COVID-19 tends to run its course in 1-2 weeks.

What do we know about the Omicron XE variant so far?

The Omicron XE variant is a combination of the two previous Omicron strains, BA.1 and BA.2. It’s a recombinant variant. This means it contains genetic material from both BA.1 and BA.2. Recombinant variants are not unusual — they happen with many viruses. Most die off quickly.

Scientists believe Omicron XE formed when a person had both the BA.1 and BA.2 strains at the same time. The variant quickly started to spread.

Cases of the Omicron XE variant first emerged around the world starting in January 2022. As of April, cases remain rare.

Researchers continue to study if the Omicron XE variant spreads easily. Initial reports suggest it is at least as transmissible as BA.2. The World Health Organization (WHO) issued a report on April 5 saying Omicron XE was 10% more transmissible than BA.2.

COVID-19 vaccines remain the best defense against all Omicron variants including XE. In addition, monoclonal antibody treatments Paxlovid and molnupiravir should be effective against XE.

Find public locations where COVID-19 monoclonal antibody treatments are available.
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Should we be worried about the Omicron XE variant in the United States?

Anytime a new COVID-19 variant emerges and starts spreading is cause for concern.

However, it’s too soon to be concerned about the Omicron XE variant. Researchers continue to investigate the XE variant. They are examining how easily it spreads and the severity of its symptoms.

Some variants die out quickly and never spread. But if XE starts spreading and it’s proven to be more transmissible than other variants, it could take over as the dominant variant.

You should be well protected against any COVID-19 variant if you are vaccinated against COVID-19 and received booster shots. Studies show that people who are fully vaccinated and received boosters have strong protection against hospitalization from both BA.1 and BA.2.

It also may be advisable to wear a mask when in large groups, especially in indoor public spaces.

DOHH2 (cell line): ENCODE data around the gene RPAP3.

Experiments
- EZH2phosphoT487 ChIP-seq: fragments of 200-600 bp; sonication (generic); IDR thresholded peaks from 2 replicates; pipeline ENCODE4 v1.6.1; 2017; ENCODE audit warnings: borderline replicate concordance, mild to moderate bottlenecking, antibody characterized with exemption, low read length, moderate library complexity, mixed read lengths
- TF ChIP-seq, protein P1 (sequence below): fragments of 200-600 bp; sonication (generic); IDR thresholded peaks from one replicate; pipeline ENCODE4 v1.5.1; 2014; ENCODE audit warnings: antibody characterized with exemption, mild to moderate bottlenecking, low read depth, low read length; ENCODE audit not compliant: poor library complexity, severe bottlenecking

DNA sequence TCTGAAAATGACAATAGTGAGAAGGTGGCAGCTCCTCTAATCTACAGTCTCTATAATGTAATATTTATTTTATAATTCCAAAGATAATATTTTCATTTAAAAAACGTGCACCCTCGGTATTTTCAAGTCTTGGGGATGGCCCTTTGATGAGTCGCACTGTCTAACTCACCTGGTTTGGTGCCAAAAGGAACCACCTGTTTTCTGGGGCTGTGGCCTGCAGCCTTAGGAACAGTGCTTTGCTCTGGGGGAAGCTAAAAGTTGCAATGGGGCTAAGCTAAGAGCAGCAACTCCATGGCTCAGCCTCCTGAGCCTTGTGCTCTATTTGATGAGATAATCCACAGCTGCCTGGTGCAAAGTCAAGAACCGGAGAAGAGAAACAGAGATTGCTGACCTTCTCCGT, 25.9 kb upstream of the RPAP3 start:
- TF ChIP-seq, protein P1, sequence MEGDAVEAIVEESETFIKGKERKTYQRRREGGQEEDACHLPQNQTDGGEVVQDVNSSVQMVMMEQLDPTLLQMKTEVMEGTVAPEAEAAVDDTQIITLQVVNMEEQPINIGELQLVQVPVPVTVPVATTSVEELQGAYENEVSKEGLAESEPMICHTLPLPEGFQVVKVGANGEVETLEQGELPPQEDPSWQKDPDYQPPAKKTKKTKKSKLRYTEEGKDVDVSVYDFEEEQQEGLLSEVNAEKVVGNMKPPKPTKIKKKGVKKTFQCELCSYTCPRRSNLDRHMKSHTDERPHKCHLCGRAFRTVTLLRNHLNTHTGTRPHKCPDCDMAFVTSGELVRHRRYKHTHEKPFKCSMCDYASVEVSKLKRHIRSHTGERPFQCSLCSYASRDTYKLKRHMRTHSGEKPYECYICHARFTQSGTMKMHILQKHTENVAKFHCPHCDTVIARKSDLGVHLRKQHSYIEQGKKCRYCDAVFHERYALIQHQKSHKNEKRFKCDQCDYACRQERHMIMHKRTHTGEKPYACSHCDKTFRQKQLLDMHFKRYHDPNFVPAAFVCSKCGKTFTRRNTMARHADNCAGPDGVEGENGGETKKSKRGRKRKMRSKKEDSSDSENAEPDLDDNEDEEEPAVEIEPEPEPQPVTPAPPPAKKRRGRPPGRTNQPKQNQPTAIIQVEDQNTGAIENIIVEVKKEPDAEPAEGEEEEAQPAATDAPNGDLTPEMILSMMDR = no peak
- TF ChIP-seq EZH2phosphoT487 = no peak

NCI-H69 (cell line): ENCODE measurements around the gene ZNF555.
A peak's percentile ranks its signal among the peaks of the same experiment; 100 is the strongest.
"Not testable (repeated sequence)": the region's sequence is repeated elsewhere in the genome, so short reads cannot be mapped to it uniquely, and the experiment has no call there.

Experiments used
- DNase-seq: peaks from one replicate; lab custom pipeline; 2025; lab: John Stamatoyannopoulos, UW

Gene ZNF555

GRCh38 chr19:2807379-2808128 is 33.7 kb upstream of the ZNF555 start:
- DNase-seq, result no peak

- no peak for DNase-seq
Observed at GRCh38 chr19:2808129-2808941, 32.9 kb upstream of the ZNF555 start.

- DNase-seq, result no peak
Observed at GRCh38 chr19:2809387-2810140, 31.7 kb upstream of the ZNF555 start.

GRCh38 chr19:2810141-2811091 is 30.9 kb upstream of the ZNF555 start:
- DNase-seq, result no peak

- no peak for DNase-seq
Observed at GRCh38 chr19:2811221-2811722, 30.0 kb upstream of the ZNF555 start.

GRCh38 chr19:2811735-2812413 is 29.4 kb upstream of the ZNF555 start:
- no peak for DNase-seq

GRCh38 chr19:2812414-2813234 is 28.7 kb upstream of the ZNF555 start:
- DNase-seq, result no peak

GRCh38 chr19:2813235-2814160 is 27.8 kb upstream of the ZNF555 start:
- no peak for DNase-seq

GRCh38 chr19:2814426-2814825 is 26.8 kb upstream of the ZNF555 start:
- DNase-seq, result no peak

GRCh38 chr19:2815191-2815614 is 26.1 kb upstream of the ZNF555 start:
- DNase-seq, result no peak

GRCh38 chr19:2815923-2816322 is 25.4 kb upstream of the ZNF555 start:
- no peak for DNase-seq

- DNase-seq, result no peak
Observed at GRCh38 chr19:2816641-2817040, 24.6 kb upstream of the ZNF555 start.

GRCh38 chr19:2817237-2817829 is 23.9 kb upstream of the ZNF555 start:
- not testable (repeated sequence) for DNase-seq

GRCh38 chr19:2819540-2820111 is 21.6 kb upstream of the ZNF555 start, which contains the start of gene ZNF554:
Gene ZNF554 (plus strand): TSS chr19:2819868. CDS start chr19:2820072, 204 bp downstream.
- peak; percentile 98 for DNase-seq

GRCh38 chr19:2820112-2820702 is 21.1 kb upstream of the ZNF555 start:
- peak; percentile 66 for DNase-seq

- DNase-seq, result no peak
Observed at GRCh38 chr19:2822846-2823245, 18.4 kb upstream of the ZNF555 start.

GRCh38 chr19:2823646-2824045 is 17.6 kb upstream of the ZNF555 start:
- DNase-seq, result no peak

Are there any other variants?

COVID-19 is constantly evolving. Variants are a natural progression of any virus. Similar to the flu, there will likely be more variants to emerge as we learn to live with COVID-19. Whether they are severe or not remains to be seen.

CDC is always monitoring COVID-19 variants. Most of them are not a concern. At this time, the only two listed as “Variants of Concern” are:

  • Delta (B.1.617.2 and AY lineages)
  • Omicron (B.1.1.529 and BA lineages)

CDC has monitored other variants since the start of the COVID-19 pandemic. Other variants include Alpha, Beta, Gamma, Epsilon, Iota, Kappa, Zeta and Mu. None of these variants spread as significantly as Delta and Omicron. CDC continues to monitor them but they are not considered a concern anymore.

Reviewed by:
Bradley Chipps, MD, FACAAI, is a board-certified allergist and pediatric pulmonologist with Capital Allergy and Respiratory Disease Center in Sacramento, California. He earned his medical degree from University of Texas Medical Branch in Galveston in 1972. He is Past President of the American College of Allergy, Asthma and Immunology (ACAAI).

Purvi Parikh, MD, FACAAI, is an adult and pediatric allergist and immunologist at Allergy and Asthma Associates of Murray Hill in New York City. She is on faculty as Clinical Assistant Professor in both departments of Medicine and Pediatrics at New York University School of Medicine.